Globalizing Resistance: Global Media and the Political Psychology of Oppression and Liberation
Francis A. Beer, University of Colorado
G. Robert Boynton, University of Iowa

On September 30, 2005 a large Danish newspaper published a set of twelve cartoons picturing the prophet Muhammad. The text was about freedom of the press; the cartoons, which the author knew would anger Muslims, were to demonstrate freedom as it was being exercised by the newspaper. Thirteen days later Aljazeera's English language website contained a brief report about a protest by muslim organizations in Denmark. Then nothing until the end of January 2006 when there was an explosion of news reporting about protests by Muslim communities demanding an apology for the descretation of their leader and their faith.

We will use this episode to examine the interaction of reporting and protest in the global domain.

We have been investigating global media since 1998. CNN aired a news program, WorldView, that announced itself as broadcast live around the world. BBC World News reaches around the world. After 2003 we turned to websites because we could extend our analysis to include Aljazeera as well as BBC and CNN. For this analysis we use the websites captured between September 30, 2005 and February 28, 2006, and we are able to track the coverage of this episode on the three news websites.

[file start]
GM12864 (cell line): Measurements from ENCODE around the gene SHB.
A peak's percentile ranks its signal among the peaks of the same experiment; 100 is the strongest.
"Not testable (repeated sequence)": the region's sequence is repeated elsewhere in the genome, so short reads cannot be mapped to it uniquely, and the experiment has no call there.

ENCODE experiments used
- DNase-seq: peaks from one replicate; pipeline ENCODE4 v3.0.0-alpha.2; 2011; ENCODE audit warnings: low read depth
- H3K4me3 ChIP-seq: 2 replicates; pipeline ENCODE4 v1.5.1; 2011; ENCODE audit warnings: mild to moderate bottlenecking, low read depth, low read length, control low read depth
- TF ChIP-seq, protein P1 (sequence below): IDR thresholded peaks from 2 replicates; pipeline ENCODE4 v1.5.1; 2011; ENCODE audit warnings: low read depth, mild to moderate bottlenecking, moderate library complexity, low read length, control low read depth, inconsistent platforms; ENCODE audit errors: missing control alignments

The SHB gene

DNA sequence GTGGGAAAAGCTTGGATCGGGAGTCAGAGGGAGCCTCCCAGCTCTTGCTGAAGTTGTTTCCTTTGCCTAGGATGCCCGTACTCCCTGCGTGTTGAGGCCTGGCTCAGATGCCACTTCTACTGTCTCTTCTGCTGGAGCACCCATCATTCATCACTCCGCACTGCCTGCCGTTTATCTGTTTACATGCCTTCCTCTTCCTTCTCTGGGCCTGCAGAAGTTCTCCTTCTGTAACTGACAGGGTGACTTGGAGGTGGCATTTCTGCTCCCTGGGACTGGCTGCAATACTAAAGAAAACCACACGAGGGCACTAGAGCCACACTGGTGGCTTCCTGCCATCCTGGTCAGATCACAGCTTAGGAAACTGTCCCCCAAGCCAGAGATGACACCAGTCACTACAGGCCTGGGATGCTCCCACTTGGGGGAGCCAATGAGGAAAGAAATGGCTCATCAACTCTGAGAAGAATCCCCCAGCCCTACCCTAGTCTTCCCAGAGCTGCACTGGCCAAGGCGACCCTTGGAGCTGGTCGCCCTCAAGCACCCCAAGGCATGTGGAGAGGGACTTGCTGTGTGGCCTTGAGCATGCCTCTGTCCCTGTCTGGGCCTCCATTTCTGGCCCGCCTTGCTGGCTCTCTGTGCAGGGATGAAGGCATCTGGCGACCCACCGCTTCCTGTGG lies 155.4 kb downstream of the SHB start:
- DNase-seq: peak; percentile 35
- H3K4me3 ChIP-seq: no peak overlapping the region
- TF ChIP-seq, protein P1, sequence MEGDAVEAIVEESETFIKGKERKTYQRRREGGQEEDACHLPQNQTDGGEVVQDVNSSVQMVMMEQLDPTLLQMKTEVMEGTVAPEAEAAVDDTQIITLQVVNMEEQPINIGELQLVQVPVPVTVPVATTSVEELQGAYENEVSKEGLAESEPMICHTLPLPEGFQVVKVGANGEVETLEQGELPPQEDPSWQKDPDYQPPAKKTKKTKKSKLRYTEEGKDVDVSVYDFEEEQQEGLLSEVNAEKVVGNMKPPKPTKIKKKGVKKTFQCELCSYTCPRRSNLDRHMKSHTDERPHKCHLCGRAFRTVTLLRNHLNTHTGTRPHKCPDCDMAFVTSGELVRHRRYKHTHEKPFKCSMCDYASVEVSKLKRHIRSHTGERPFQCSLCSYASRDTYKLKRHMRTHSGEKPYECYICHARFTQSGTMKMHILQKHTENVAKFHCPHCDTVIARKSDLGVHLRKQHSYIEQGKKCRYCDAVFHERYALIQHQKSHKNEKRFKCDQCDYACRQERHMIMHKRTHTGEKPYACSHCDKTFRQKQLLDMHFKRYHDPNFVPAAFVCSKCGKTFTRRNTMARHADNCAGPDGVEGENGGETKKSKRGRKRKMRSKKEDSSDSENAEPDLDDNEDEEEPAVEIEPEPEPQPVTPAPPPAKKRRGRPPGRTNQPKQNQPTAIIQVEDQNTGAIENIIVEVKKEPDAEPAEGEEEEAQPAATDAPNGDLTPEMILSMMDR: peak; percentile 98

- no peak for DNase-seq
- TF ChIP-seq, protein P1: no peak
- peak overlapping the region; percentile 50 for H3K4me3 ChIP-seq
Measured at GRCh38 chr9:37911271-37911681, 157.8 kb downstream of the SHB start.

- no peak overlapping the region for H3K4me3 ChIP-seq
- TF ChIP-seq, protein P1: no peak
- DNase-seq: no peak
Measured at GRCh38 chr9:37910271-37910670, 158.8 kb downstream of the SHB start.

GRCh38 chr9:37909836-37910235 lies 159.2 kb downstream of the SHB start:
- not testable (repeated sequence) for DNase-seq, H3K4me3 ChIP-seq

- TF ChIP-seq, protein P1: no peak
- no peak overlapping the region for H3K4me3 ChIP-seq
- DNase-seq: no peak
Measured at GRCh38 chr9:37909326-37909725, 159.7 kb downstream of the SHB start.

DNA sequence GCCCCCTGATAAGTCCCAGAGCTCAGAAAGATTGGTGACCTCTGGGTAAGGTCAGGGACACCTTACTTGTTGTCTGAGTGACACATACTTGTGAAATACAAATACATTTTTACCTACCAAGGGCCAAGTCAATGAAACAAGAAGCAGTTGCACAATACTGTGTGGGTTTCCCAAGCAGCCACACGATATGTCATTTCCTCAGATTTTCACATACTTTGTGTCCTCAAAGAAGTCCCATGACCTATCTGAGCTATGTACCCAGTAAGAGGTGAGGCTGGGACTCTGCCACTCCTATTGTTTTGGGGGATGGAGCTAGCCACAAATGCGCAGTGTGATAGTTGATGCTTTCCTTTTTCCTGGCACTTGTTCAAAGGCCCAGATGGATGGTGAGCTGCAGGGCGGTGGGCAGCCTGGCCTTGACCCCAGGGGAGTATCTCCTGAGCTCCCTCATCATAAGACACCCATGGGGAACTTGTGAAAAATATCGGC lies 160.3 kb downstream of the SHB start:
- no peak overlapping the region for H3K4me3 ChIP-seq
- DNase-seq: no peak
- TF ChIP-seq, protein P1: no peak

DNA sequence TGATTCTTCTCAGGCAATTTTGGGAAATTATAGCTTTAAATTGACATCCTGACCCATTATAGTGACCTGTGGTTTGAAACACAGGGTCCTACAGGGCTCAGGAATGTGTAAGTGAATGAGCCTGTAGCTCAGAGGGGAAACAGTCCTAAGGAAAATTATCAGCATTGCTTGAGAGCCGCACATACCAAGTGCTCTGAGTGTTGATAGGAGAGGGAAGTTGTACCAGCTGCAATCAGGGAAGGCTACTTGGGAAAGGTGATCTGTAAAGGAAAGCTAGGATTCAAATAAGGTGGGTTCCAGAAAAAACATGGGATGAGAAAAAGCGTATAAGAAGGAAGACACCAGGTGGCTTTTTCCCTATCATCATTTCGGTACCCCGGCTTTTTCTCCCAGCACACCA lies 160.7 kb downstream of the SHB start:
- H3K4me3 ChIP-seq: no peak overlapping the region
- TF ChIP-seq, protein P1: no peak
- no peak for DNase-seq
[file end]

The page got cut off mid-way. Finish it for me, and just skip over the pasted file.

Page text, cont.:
This first figure traces the number of stories published on the three websites per day from the end of January through the end of February.

There is one story per day January 26 through 30. Then there is an explosion of stories reaching 14 per day on February 7 and 8. The number of stories per day declines after that though it surges up to 11 on February 19th. The last story is February 24, and the episode is over in these global news websites. At several points it dominates the news, and all other stories fade away, but it lasts only a month and it is over.

This second figure compares the number of stories published by each of the three global news websites.